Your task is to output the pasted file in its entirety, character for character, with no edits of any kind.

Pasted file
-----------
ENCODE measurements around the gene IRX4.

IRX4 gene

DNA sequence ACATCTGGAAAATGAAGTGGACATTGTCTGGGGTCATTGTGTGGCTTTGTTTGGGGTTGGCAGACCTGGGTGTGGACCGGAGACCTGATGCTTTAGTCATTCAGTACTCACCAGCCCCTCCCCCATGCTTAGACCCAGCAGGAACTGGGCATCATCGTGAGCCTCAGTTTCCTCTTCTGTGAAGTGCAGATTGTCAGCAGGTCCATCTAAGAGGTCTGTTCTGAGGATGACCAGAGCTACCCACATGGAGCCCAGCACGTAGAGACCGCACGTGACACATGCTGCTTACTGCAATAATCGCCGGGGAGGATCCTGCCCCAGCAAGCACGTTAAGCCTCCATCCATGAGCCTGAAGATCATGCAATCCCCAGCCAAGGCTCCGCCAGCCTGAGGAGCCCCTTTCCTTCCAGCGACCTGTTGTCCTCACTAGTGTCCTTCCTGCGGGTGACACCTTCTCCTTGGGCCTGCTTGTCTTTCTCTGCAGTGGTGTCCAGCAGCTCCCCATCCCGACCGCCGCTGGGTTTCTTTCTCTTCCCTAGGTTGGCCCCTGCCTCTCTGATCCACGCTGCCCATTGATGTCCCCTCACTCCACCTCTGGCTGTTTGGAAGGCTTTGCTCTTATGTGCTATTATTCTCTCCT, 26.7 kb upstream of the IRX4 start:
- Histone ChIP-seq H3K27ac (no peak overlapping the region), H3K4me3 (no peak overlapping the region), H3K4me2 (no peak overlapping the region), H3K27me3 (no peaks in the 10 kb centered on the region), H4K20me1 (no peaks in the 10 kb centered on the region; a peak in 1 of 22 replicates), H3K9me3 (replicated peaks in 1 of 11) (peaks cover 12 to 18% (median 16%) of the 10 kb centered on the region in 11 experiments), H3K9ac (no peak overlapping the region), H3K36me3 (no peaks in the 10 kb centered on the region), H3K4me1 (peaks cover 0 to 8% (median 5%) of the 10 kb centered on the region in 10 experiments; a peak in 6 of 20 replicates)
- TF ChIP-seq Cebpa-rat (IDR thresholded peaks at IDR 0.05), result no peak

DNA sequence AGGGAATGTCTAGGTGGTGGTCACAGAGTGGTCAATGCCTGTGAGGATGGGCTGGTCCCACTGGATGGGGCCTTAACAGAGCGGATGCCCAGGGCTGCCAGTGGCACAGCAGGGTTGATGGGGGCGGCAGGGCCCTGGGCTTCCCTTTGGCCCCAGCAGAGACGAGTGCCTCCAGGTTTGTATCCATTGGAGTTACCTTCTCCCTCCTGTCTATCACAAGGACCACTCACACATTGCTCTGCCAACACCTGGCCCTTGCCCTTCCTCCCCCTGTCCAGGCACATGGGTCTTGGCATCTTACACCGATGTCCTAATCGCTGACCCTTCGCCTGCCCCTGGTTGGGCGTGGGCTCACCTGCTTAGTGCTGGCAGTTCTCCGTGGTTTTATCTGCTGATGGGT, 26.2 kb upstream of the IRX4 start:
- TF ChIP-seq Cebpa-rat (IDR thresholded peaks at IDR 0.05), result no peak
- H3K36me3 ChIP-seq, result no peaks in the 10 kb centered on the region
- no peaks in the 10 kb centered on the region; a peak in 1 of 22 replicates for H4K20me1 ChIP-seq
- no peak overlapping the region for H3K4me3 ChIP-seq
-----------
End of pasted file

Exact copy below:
ENCODE measurements around the gene IRX4.

IRX4 gene

DNA sequence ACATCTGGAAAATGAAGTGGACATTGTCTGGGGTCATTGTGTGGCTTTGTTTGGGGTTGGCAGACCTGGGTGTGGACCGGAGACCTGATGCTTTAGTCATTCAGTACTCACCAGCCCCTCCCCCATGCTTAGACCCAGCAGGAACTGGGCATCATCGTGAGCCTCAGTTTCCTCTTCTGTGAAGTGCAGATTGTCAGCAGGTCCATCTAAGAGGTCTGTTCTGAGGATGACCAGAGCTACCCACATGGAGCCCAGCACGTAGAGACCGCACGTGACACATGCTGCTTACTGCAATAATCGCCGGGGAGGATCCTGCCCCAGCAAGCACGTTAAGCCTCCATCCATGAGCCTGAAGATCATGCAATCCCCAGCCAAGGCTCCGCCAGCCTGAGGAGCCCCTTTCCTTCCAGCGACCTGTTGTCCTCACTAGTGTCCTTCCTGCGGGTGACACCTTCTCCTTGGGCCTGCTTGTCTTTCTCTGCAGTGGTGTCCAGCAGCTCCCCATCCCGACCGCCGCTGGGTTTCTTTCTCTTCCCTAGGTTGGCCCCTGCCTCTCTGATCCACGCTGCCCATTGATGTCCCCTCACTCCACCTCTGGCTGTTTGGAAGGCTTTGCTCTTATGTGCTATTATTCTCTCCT, 26.7 kb upstream of the IRX4 start:
- Histone ChIP-seq H3K27ac (no peak overlapping the region), H3K4me3 (no peak overlapping the region), H3K4me2 (no peak overlapping the region), H3K27me3 (no peaks in the 10 kb centered on the region), H4K20me1 (no peaks in the 10 kb centered on the region; a peak in 1 of 22 replicates), H3K9me3 (replicated peaks in 1 of 11) (peaks cover 12 to 18% (median 16%) of the 10 kb centered on the region in 11 experiments), H3K9ac (no peak overlapping the region), H3K36me3 (no peaks in the 10 kb centered on the region), H3K4me1 (peaks cover 0 to 8% (median 5%) of the 10 kb centered on the region in 10 experiments; a peak in 6 of 20 replicates)
- TF ChIP-seq Cebpa-rat (IDR thresholded peaks at IDR 0.05), result no peak

DNA sequence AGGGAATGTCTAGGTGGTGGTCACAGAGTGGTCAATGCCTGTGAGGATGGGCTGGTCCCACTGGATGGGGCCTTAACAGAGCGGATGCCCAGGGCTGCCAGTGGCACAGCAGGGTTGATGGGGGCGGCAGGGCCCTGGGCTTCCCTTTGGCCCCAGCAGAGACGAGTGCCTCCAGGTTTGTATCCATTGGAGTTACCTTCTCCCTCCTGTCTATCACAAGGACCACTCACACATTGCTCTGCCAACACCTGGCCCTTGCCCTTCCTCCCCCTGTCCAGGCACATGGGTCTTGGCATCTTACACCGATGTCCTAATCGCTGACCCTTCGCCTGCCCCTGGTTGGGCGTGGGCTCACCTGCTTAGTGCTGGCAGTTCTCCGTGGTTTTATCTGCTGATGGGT, 26.2 kb upstream of the IRX4 start:
- TF ChIP-seq Cebpa-rat (IDR thresholded peaks at IDR 0.05), result no peak
- H3K36me3 ChIP-seq, result no peaks in the 10 kb centered on the region
- no peaks in the 10 kb centered on the region; a peak in 1 of 22 replicates for H4K20me1 ChIP-seq
- no peak overlapping the region for H3K4me3 ChIP-seq